In 3:10, Adam answers the “why” question with these words: “I heard the sound of You in the garden, and I was afraid because I was naked; so I hid myself.” As soon as Adam heard God’s presence, he remembered about spiritual life and relationship with God. He now realized that the attempt to cover up his disorientation to Eve had been in vain. He realized that it was the loss of spiritual life that was the cause of his disorientation to Eve and that there was nothing he could do about either. That’s why he still viewed himself as naked, even after covering up. And that’s why he was afraid. It was “spiritual” nakedness that was the real issue. The only solution he could devise was denial and avoidance. He hid himself, but of course it didn’t work. Because the human race is naked, there is no end to their attempts to avoid the truth of God’s grace. Denial and substitution has been the evidence of man’s nakedness all throughout history.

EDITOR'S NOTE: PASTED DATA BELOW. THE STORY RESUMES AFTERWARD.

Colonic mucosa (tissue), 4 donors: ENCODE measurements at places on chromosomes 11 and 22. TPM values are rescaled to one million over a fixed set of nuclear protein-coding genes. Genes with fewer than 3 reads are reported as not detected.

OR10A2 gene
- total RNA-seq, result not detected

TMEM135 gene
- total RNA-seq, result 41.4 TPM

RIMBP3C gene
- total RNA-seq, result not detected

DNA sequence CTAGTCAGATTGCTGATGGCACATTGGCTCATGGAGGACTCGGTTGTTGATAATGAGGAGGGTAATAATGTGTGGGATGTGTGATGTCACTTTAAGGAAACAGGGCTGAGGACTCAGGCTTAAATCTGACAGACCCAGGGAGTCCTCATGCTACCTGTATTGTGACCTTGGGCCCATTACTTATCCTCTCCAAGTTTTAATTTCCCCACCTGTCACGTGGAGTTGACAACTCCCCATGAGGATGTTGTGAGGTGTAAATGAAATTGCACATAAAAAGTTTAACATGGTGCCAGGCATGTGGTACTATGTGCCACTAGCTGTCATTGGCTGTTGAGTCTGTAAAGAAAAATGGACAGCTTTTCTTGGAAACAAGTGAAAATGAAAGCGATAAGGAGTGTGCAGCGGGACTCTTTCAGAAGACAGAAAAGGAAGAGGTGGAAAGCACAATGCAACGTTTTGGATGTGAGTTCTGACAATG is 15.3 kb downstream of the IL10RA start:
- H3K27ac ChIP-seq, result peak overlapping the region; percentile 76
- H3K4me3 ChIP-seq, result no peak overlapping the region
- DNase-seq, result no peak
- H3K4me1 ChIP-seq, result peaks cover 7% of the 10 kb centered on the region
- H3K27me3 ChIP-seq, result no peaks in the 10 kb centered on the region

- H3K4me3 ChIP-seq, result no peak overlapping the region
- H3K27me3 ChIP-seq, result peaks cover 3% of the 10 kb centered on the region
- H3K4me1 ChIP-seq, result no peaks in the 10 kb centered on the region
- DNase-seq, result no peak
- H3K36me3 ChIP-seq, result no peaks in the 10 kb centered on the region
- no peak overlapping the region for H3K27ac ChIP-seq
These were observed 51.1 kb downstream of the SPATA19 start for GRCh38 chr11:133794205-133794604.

In 3:11, God answers Adam in the form of another question. He says, “Who told you that you were naked? Have you eaten from the tree of which I commanded you not to eat?” God is being specific to make certain they understand exactly what happened. Eating from the tree of which God commanded Adam not to eat was the only way he could become alienated from God and Eve. God is making it perfectly clear that the failure was in not obeying the Word of God. Yet, bear in mind, God took the initiative in seeking out the sinners to re-establish a relationship with them. Evidence of God’s love is His unwillingness to abandon those He loves, even when they failed to do His will. He is a compassionate and gracious God.